It’s time to pump up the jam and get some fresh air on board with these, our tried and tested pick of the top track pumps: an essential piece of kit for every cyclist

Getting your tyre pressures right is critical to having a good ride. Too low and you will have sloppy handling and heavy road feel; too high and you will be bumped around and uncomfortable while handling suffers. You also need to adjust your tyre pressure to the conditions: in winter, you should run lower pressures to improve grip on wet roads, whereas in summer slightly higher pressure means less rolling resistance and helps you cover longer distances more easily.

For those who ride off-road, either on a mountain bike or a cyclo-cross or adventure road bike, getting the tyre pressure just right is even more important because it is critical to ensuring grip in loose conditions and — if you are using inner tubes — avoiding pinch flats.

Many mtbs come with Schrader rather than Presta valves, so you will need your pump to be compatible with both types. And if you intend to use it for a track bike, it will need to reach much higher pressures.

Inflating your tyres with a mini-pump before you set out is an option, but it’s a lot quicker, easier and more comfortable if you have a separate floor pump (AKA track pump) at home. Most track pumps come with a gauge, so that you can accurately determine the tyre’s pressure. They have a stable base, and most have a metal barrel good for longevity and pumping efficiency. The handle needs to be comfortable and wide enough that its ends don’t dig into your hands.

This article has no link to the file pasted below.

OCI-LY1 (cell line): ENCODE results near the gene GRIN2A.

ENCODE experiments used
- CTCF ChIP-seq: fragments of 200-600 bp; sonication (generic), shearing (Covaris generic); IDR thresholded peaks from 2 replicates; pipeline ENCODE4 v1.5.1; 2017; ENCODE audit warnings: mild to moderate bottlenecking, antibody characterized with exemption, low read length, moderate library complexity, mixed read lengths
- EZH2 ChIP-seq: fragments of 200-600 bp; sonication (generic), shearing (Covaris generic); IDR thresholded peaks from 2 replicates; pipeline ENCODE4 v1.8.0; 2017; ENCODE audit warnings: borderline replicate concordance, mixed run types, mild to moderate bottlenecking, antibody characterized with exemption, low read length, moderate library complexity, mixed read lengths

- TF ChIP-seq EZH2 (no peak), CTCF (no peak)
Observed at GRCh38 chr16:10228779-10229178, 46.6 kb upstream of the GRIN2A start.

Our pick of the best track pumps

Track pumps Active August 2015

Oxford alloy track pump

Although the Oxford pump has a bit of a budget feel to it, it actually does the job quite well. More…

Score 7

Track pumps Active August 2015

GT Track Floor Pump

GT is better known for its bikes than its accessories, but this track pump is effective as well as being More…

Score 9

What to look for

Long hose

It’s helpful to have a long hose on a pump, so that you can find somewhere stable to place the pump body without needing to move the bike. If you use a bike stand, a long hose helps access the valve while the bike is lifted off the ground, without having to fiddle around with the valve’s position.

Easy attachment

The connector from the pump to the valve needs to be easy to fit, without disturbing the core of a Presta valve, which can result in loss of air from the tyre. The connector should be compatible with Presta and Schrader valves, so that the pump can be used on mtb tyres too.

Gauge readability

A floor pump should have a gauge so that you can easily assess what pressure you have reached. Often this is at floor level, so it needs to be clearly graduated and large enough to ensure that you can read it — particularly if you have poor eyesight.


None of these pumps falls flat on performance. They all get a road tyre up to pressure far quicker than does a mini-pump, and work with Schrader-valved mtb tyres. Each has a gauge, letting you set the pressure spot-on before you set out.